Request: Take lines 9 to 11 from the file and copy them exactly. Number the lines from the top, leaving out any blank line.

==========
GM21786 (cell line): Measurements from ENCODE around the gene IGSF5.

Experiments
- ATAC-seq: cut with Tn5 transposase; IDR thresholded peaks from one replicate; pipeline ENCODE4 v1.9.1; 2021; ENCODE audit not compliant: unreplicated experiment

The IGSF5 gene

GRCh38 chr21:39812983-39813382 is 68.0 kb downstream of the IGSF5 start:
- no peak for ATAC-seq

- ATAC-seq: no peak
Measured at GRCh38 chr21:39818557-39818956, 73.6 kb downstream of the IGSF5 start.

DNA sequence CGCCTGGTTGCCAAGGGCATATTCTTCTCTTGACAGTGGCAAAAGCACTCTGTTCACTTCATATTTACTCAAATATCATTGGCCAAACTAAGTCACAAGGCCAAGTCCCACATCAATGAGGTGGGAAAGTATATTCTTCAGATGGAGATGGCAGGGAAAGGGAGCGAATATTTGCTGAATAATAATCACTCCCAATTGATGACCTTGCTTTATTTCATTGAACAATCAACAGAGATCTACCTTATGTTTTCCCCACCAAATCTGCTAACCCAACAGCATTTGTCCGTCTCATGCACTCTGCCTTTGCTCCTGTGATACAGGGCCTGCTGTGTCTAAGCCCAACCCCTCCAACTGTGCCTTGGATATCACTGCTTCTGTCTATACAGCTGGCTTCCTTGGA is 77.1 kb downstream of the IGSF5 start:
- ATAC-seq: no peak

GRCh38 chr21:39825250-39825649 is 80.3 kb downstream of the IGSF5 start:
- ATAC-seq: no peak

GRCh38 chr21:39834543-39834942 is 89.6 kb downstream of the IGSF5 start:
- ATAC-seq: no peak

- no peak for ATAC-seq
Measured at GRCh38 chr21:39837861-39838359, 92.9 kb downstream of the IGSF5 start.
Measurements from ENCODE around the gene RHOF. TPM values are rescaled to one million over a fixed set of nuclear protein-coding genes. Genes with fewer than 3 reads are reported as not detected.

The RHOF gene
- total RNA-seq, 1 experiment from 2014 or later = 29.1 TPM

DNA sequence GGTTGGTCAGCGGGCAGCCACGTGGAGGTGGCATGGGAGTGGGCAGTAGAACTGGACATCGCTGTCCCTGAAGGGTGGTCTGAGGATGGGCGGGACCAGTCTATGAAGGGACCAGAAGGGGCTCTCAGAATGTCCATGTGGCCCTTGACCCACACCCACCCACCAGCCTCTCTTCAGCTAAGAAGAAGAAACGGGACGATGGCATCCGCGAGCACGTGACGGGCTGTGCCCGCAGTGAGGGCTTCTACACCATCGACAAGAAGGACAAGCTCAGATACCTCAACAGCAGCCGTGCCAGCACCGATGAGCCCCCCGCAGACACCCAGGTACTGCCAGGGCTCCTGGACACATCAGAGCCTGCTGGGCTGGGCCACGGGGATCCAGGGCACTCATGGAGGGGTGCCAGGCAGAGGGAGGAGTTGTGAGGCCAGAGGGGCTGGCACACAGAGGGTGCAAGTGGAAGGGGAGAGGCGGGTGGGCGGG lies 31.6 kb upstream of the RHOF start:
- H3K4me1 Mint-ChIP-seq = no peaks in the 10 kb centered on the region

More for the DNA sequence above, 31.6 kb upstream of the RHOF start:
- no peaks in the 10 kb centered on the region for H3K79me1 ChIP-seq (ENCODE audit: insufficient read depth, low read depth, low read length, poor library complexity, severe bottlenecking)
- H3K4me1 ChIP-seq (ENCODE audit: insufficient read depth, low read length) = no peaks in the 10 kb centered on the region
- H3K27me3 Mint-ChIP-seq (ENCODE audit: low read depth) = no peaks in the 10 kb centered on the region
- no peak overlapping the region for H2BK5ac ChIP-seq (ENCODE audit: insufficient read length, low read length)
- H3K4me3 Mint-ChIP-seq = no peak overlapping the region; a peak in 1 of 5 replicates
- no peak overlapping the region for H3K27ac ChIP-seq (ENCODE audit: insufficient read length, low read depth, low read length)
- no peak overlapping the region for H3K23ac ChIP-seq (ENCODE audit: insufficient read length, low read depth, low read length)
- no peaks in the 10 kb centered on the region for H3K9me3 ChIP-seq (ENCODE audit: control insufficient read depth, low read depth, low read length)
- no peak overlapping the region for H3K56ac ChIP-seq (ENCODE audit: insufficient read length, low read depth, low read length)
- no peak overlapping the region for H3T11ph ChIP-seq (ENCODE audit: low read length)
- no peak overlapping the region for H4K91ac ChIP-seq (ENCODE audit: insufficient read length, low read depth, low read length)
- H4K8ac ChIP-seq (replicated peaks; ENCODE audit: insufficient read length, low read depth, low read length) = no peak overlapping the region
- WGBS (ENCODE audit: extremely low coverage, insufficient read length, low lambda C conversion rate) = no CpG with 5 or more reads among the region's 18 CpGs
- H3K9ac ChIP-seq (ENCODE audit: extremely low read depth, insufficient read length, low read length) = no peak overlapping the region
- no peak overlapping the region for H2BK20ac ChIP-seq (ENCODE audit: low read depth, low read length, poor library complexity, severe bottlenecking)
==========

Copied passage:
DNA sequence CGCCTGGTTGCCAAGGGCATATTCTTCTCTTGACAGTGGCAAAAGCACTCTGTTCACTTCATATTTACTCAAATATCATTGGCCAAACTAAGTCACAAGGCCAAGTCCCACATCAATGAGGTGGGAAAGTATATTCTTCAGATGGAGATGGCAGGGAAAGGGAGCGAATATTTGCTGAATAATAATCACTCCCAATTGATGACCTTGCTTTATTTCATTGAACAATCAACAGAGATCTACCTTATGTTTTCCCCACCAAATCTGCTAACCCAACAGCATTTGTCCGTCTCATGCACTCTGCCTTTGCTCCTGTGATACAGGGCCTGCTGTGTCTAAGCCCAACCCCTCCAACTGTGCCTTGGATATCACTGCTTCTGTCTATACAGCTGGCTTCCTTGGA is 77.1 kb downstream of the IGSF5 start:
- ATAC-seq: no peak

GRCh38 chr21:39825250-39825649 is 80.3 kb downstream of the IGSF5 start: